The Government of Alberta’s per person health care spending is among the highest of all the provinces, and health care consumes more than 40 per cent of the provincial budget. That proportion continues to increase every year. Clearly, this is not a sustainable approach. It’s a public policy challenge that needs to be addressed immediately or health care expenditures will begin to erode other essential public services such as education, social services, policing and first responders and environmental protection.
People in this constituency have made it clear to me that being able to access the health care they want and need when they want and need it is a critical priority for them and their families. The problem is, despite massive annual increases in health spending, the system often fails to meet the needs of Albertans. Waiting lists are at all-time highs, patients are left languishing in emergency rooms for hours and sometimes days, finding a family physician is increasingly difficult and many seniors find it impossible to secure the care they need.
The provincial government’s centralization of health care has been a disaster; from dismantling emergency medical services delivery in rural communities, to bullying and disempowering front line health care professionals, to destroying the quality of food in local hospitals and long-term care facilities, while they have squandered millions of dollars on executive salaries and bonuses, despite chronic underperformance and missed targets. The superboard bureaucracy has for the most part become unresponsive to local needs.
The latest report from Alberta’s independent Auditor General (AG) confirms this failure. The AG, Merwan Saher, brought to light the abysmal government management of Primary Care Networks (PCNs) across the province. PCNs began operating in Alberta in 2005 yet, alarmingly, Saher said the government has never done a thorough, ongoing study to determine whether PCNs are working for Albertans, and if any improvements need to be made. The idea is that PCNs allow family physicians to work in partnership with Alberta Health Services and other health providers to improve integration of care, encourage innovation and increase service capacity and access.
Forty PCNs currently operate throughout Alberta — while more are in various stages of development — and about 80 per cent of eligible family physicians work in PCNs. The government will fund PCNs to the tune of $170 million this year, and overall, PCNs have received a total of $700 million since they began operating. But the government doesn’t know whether they are delivering the best health care services that we deserve. PCNs seem like a good model. In fact, the PCNs in this constituency appear to working quite well according to the professionals involved, but the lack of measurable information about their performance and outcomes is staggering.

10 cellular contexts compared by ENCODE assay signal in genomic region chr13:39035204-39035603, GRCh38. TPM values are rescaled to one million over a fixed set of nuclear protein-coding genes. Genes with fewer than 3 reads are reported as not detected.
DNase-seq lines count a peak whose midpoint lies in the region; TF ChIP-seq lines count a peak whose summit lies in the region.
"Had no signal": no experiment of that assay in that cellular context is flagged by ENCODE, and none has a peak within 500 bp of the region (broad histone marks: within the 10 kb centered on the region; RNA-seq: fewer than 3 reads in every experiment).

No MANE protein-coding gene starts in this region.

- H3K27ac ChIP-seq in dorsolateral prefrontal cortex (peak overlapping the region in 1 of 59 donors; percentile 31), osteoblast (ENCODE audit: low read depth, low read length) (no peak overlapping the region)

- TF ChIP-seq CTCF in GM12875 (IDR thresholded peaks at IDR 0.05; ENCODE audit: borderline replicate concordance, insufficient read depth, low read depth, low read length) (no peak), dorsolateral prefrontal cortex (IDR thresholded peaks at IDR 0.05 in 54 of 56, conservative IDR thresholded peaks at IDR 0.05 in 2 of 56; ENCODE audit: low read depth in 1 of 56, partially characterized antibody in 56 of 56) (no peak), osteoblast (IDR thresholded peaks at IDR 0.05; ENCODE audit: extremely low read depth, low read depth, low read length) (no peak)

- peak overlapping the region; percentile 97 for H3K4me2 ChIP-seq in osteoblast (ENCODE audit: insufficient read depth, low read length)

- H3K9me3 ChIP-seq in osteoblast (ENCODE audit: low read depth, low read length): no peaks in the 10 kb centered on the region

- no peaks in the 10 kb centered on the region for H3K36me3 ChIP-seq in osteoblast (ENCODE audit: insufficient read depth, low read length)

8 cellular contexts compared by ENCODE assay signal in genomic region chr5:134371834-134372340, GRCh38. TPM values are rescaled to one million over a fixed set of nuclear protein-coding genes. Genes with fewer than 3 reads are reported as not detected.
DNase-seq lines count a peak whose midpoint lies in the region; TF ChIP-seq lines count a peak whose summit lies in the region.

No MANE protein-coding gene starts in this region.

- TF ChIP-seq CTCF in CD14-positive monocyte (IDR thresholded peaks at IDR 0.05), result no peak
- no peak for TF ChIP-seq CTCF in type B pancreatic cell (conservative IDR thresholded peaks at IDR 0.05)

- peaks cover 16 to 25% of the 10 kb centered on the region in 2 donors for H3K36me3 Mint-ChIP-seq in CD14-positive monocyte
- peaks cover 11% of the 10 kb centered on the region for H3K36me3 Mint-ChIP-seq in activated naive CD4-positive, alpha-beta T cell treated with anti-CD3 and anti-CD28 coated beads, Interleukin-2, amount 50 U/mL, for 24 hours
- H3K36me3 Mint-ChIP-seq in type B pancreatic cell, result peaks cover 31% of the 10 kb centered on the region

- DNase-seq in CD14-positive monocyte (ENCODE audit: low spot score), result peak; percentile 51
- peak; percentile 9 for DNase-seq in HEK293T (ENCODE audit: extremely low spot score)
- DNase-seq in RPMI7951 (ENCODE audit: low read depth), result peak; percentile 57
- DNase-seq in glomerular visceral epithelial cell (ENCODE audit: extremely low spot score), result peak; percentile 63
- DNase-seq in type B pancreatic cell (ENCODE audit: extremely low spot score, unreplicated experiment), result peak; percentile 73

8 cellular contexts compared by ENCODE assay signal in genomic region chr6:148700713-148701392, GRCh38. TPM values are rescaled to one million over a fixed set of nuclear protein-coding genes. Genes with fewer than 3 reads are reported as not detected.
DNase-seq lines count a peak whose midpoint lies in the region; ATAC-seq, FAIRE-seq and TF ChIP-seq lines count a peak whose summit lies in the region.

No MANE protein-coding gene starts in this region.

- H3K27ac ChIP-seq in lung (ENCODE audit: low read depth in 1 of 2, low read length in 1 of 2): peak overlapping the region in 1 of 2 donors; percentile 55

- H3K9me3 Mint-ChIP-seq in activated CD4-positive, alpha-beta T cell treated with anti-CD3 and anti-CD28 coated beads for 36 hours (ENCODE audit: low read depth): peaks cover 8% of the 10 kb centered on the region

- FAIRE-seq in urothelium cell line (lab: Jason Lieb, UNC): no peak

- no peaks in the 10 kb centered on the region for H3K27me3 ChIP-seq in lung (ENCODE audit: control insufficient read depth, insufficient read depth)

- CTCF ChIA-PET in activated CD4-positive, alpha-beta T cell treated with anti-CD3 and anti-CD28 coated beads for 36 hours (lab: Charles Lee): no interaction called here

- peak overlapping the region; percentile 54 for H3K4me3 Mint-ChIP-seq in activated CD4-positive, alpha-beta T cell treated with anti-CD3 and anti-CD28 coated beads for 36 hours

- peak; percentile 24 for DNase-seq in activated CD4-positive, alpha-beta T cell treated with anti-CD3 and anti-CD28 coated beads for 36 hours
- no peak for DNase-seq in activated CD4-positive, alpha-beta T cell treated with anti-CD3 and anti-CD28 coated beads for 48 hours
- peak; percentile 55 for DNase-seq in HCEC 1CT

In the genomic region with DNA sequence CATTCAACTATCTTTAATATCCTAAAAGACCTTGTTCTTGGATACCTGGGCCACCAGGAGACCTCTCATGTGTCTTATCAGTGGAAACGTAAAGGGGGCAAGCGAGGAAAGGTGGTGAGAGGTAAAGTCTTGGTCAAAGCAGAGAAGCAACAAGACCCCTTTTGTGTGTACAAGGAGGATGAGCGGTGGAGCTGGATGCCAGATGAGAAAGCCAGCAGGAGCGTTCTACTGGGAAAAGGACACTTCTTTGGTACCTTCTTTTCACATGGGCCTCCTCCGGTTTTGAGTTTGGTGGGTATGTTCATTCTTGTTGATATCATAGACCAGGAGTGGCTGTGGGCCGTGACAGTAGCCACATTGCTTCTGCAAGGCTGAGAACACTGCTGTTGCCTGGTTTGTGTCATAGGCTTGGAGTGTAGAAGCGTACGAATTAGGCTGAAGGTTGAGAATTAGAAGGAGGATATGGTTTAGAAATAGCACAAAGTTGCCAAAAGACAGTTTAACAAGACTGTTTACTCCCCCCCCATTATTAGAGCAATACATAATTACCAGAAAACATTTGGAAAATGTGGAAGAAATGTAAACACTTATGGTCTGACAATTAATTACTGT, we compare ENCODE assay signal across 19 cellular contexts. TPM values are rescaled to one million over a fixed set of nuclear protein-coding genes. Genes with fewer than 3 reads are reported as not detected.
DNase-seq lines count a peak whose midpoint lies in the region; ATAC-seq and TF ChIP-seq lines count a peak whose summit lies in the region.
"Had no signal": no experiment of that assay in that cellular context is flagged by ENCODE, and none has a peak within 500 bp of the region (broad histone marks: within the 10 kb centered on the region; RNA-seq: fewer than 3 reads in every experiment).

The AG said the government set five objectives for the PCNs years ago, but never developed targets and measures to determine whether objectives are met. The government has not provided any precise parameters around the geographic zones PCNs are supposed to serve; no consistent standards for the 24-hour service they are supposed to provide; no expectations for what skills the mandated multidisciplinary teams must possess; no guidance on which chronic diseases the PCNs should focus, how to treat them and no requirement to follow basic clinical standards or guidelines, despite chronic disease management being a key component of PCN service delivery. Health care professionals report confusion about which PCN they should operate in, and others don’t understand the rationale for which patients belong in PCNs in which they do participate.
Incredibly, on top of this, Premier Redford announced in the spring election campaign plans to create 140 new “Family Care Clinics.” As far as anyone understands, they are intended to perform essentially the same services as Primary Care facilities, but totally under the auspices of the Alberta Health Services superboard.
When the premier made this irresponsible Hail Mary election promise, both the Alberta Medical Association and the College of Family Physicians warned that more major restructuring of the health care system could be disastrous and that the three trial Family Care Clinics that currently exist need time to operate before going down a road to set up 137 more with no consultation with health care professionals. Unfortunately, it has been this government’s pattern to centralize operations into cumbersome bureaucracies at ever increasing cost with no consultation and no confirmation that Albertans are actually going to get the care and services they need.
Albertans deserve better. We need to work with front line health care workers to ensure health care decision making is local, responsive, measurable, effective, and patient-centred, and that wait times for specialists, procedures and emergency room care are significantly decreased. As your MLA, I will continue to push the government to make Alberta’s health care system work for you and your family.